The Guardian’s move to defend its publication of the NSA revelations shows how polarised the British press is over the ground rules of investigative journalism, and the larger issue of regulation
Last week The Guardian took the unusual step of publishing the statements of a cast of international editors (including from the present Editor of The Hindu, and from its former Editor-in-Chief) supporting its editorial decision to run a series of investigative reports that have served to throw a shining light on the dark and hidden recesses of state power.
The publication — regarded as being in the vanguard of adversarial investigative journalism in the United Kingdom — started running the series from June this year. Based on information provided by the former NSA employee and whistle blower Edward Snowden, the stories uncover the vast surveillance capabilities of the GCHQ, Britain’s communications intelligence gathering centre, and its unfettered access to all digital intelligence generated in the country.
Barrage of criticism
The newspaper came under a barrage of criticism after a talk by Andrew Parker, the head of M15, to the Royal United Services Institute. Mr. Parker raised the dangers of making public “the reach and limits of GCHQ techniques,” warning that “such information will hand the advantage to the terrorists. It is the gift they need to evade us and strike at will.”
At the heart of the raging public debate that followed lies the question: what constitutes freedom of the press, and what, if any, are its limits? The Daily Mail, a conservative newspaper that, interestingly, is the most vociferous opponent of any form of press regulation when its own interests are involved, led the attack against The Guardian, accusing it of “lethal irresponsibility” in publishing the Snowden leaks. The Daily Mail, which has cultivated a shrill, sensational and intrusive journalistic style, bolstered the opposition to The Guardian leaks within the political establishment and some sections of the media. Even Chris Blackhurst, content editor of the generally sober The Independent, wrote asking, “If M15 warns that this is not in the public interest who am I to disbelieve them?”
The debate has serious implications for the future of the press, which in the U.K. is already facing the far greater challenge of institutional oversight in the form of a press self-regulatory body.
“I am very concerned that the mainstream press is prepared to sell press freedom,” Gavin MacFayden, Director of the Centre for Investigative Journalism told The Hindu. “The U.K.’s political consensus is reflected in the papers. Unfortunately, there is no opposition politics in Britain, which has become a benign and soft one-party state. And it is very interesting that the harshest criticism of government secrecy has come from within the Conservative Party by those who uphold the civil libertarian position.”
The Guardian, while acknowledging the “tensions between the total secrecy that intelligence agencies crave and the transparency that…democracies demand” argued that The Daily Mail’s condemnatory editorial “is a statement of anti-journalism” where editors “must defer to the state.”
It sent the editorial to a large group of editors of leading international publications, many of which have published the Snowden leaks, for their comments. They wrote back in resounding support of The Guardian’s decision to publish. “Collectively and in calm tones, these distinguished editors make a powerful and thoughtful case for journalism itself. Our searchlight, they say, should be shone on security matters as brightly as anything else,” the newspaper’s editorial noted.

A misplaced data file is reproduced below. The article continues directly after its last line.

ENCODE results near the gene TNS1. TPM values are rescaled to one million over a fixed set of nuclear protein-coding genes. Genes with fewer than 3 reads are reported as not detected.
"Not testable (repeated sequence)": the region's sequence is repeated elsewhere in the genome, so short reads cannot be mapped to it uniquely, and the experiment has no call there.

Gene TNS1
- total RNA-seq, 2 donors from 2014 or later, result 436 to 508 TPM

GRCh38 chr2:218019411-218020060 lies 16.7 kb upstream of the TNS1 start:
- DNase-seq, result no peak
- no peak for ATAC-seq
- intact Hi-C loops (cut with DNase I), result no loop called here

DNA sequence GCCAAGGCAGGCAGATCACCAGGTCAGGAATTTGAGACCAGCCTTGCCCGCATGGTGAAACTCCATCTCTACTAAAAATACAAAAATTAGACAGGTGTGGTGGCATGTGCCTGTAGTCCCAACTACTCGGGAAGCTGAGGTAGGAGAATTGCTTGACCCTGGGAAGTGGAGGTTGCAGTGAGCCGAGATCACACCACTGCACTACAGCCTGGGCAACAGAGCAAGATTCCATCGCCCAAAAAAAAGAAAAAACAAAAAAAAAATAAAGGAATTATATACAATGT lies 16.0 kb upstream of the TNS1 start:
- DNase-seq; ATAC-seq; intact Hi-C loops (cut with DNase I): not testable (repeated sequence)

Preparing for control
Sharply polarised over the ground rules of investigative journalism, the press is also divided in its response to a greater challenge that looms before it, namely, the press regulatory body that is likely to find form soon.
A draft Royal Charter for a press self-regulatory body is up before the Privy Council awaiting the royal seal on October 30. It is supported by the three major political parties plus the influential campaign group, Hacked Off, that claims to represent victims — many of them celebrities — of press intrusion.
With the exception of some of the smaller regional newspapers, the press has rejected the draft. In a statement, the newspaper Industry Steering Group, which represents large newspapers, said: “Lord Justice Leveson called for ‘voluntary, independent self-regulation’ of the press. It is impossible to see how a regulator operating under rules imposed by politicians, and enforced by draconian and discriminatory provisions for damages and costs in civil cases, could be said to be either voluntary or independent.”
The Independent Press Standards Organisation (IPSO) is the press group’s answer to the government’s charter. Conceived by the publishers of The Daily Mail, The Times, The Sun, the Daily Telegraph and Daily Mirror, IPSO is yet to win support from the publishers of The Independent’s titles, The Guardian and the investigative magazine, Public Eye.
The move for press regulation in the U.K. is a fallout of the Leveson Inquiry that was set up in July 2011 by the government with a mandate to look into the “culture, practices and ethics of the press.” It followed revelations on how a section of the media — notably the News of the World and The Sun owned by media-baron Rupert Murdoch’s News Group Newspapers — had turned rogue, resorting to practices such as hacking into the phones of individuals and making secret pay-offs in the pursuit of stories. Judge Leveson’s key recommendation in his report submitted in November 2012, was an independent self-regulatory body to be set up by the press.